Steve King Says Republicans Are Channeling The Spirit Of The Revolutionary War

Rep. Steve King (R-IA) wants to believe – and he wants you to believe – that Republican voters are channeling the spirit of the Revolutionary War. Before you gag, King said the Tea Party – yes, the corporate sponsored, astro-turf Tea Party – “goes back to the pipes of the Revolutionary War” – because they stole the Gladsen flag? Who knows? It’s just a shame they don’t like the American flag as much as the Confederate or Nazi flags.

King was talking to Breitbart of course, where as with World Net Daily, crazy of all sorts sells. He told Breitbart News Daily host Stephen K. Bannon that,

We have watched this within the Tea Party, and they are full-spectrum, conservative Christian, constitutional conservatives for the most part — and they don’t exclude people who are conservatives that happen to be of another faith or religion at all, they’re very welcoming to all people that would join the cause — but that energy and fervor that goes back to that, let’s say goes back to the pipes of the revolutionary war, that’s something that motivates us, we’re rooted in our history, it’s a common historical experience that we have.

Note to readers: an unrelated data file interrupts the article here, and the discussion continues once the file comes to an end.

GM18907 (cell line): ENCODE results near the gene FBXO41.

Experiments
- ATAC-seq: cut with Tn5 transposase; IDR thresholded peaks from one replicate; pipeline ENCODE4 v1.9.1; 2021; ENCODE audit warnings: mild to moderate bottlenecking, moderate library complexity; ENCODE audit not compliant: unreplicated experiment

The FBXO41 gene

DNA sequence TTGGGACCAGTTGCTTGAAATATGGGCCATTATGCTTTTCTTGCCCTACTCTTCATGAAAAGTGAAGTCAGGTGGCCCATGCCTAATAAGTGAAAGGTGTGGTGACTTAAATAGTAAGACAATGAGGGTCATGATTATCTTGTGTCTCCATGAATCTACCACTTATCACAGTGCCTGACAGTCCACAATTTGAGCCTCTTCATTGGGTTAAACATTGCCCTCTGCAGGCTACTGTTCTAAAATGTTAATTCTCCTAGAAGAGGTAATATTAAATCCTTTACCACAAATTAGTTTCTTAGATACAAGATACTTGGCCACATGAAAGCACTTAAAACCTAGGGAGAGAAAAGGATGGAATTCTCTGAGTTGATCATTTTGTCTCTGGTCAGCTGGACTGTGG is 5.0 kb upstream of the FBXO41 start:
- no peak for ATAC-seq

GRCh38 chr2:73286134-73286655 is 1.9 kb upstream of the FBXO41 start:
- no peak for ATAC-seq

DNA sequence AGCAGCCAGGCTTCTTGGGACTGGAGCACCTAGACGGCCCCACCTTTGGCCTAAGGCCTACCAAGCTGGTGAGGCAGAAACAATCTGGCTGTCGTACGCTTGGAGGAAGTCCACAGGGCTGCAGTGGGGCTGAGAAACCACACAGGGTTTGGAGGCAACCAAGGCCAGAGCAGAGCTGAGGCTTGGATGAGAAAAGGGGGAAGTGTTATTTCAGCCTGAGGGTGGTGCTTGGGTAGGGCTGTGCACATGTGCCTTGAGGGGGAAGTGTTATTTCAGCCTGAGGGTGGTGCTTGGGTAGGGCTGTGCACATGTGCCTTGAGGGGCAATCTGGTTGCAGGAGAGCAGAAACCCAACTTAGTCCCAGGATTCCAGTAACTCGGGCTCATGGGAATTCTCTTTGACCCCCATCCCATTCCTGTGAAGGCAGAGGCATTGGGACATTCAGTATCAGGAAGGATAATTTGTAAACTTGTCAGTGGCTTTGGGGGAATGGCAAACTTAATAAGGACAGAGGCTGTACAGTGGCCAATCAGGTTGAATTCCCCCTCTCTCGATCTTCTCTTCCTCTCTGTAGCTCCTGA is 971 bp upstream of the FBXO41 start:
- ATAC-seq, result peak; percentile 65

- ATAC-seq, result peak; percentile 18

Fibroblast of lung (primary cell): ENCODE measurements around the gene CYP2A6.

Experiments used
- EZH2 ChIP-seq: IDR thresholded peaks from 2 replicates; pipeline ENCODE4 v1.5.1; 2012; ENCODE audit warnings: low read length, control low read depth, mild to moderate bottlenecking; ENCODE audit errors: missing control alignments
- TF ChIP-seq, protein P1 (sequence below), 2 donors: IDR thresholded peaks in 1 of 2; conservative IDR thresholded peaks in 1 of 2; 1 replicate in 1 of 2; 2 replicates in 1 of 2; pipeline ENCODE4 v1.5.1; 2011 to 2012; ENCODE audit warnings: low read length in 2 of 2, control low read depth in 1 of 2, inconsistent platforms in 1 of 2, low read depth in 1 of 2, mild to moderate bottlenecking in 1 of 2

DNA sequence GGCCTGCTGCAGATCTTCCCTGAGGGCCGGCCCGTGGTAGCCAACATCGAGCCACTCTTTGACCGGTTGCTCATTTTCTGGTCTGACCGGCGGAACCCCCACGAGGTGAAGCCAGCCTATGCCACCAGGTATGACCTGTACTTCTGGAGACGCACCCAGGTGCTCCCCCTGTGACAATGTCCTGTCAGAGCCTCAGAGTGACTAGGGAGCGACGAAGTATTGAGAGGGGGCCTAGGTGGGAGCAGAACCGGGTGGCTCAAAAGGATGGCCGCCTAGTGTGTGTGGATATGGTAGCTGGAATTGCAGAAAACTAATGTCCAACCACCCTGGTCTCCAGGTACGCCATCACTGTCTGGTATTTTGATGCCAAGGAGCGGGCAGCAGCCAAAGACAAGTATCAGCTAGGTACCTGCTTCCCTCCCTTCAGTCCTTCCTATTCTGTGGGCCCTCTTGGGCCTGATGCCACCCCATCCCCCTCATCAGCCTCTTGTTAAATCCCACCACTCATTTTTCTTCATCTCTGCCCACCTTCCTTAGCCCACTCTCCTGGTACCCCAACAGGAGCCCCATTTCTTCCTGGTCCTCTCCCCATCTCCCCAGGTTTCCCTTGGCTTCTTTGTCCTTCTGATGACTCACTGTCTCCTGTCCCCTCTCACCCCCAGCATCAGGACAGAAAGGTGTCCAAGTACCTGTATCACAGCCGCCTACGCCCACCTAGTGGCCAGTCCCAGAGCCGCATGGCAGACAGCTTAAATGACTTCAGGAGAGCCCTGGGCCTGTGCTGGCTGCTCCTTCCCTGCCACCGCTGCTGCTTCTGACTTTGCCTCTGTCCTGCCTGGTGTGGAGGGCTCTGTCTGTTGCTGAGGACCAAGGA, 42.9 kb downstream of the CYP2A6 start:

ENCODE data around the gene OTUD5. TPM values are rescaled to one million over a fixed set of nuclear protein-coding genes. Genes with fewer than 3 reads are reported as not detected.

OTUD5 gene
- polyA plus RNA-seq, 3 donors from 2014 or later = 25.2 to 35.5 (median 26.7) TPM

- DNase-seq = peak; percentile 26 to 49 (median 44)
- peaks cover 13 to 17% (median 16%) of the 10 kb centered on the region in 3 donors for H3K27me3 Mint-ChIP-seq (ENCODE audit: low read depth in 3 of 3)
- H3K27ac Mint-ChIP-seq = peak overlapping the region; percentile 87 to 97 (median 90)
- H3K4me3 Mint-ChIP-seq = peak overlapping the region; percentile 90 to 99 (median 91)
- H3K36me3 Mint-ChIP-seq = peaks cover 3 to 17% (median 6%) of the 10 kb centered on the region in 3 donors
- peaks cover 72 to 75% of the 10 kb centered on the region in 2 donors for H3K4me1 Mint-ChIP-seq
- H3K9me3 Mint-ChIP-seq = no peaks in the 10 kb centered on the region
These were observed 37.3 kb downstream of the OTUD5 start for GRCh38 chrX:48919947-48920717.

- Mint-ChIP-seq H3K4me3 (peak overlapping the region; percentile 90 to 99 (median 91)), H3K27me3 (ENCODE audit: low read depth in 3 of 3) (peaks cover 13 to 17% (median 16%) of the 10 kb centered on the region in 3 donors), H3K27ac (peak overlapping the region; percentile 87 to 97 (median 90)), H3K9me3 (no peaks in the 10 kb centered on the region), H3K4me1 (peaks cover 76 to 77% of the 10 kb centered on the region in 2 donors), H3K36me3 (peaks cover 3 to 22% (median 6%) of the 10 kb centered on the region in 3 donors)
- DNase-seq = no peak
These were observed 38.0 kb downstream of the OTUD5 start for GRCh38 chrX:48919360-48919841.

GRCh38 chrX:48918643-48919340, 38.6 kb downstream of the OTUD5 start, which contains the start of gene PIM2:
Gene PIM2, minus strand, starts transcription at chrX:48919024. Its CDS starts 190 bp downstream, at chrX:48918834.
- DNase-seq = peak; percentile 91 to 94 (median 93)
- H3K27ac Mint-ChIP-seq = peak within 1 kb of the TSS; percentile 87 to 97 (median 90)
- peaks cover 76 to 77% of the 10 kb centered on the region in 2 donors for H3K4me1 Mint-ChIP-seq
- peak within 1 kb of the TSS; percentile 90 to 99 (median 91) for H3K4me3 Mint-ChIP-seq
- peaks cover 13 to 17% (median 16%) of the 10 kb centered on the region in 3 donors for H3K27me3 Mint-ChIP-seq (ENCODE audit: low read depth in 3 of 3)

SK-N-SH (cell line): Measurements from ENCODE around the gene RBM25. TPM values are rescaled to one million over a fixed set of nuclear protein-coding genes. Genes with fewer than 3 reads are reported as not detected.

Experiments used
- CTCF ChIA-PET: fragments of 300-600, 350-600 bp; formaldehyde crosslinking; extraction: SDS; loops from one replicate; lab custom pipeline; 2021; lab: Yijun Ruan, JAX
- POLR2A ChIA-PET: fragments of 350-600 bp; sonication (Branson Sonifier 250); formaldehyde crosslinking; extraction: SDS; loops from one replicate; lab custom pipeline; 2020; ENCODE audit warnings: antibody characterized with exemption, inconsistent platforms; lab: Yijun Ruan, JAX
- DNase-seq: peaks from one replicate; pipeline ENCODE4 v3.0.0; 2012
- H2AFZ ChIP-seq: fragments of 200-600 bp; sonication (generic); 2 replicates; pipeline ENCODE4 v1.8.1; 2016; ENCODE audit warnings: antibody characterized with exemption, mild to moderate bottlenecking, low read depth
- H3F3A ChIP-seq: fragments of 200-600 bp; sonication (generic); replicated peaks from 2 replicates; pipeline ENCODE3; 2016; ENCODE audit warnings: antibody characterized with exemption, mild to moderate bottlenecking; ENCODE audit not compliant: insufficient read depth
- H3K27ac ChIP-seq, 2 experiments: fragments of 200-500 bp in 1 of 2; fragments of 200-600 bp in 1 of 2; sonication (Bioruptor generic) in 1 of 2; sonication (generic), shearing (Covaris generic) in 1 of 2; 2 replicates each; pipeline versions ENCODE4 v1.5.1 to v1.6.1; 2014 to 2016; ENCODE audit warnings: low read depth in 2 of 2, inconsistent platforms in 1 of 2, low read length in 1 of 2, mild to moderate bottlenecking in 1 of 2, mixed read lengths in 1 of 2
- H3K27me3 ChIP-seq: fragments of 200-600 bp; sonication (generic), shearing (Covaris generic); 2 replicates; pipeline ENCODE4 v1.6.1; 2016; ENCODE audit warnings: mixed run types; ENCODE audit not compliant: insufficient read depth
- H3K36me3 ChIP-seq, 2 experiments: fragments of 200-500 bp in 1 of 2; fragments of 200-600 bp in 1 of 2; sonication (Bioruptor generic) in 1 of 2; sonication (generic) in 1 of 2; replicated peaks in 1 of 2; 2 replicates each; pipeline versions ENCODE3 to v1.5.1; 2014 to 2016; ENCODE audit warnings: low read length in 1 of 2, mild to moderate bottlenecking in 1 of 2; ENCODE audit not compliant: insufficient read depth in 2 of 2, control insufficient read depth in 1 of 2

Listen courtesy of Right Wing Watch:

A lot of people fought the British during the American Revolution for a lot of different reasons. Why the Founding Fathers fought might not have had a lot to do with why a Presbyterian in the wilds of Pennsylvania, or an Anglican on the frontiers of Georgia fought.

And truth be told, a lot of people did not fight. Some were perfectly content with King George and Parliament. You know, people who don’t like change. Conservatives. For example, most Anglicans in the South were “Patriots” while most in New England were “loyalists” or neutral.

The American Revolution, despite what some historians would like to believe, was not just a war for independence but an actual revolution, a revolution in thought and government. For example, Michael Stephenson (Patriot Battles, 2008) writes, “In general the war was not revolutionary in any military sense or, one could argue, in any social one either.” But this is patently untrue.

If Stephenson is right, why did Rip Van Winkle fall asleep before the Revolutionary War and wake up after it and feel so lost? As another historian writes, the eminent Gordon S. Wood (Empire of Liberty, 2009),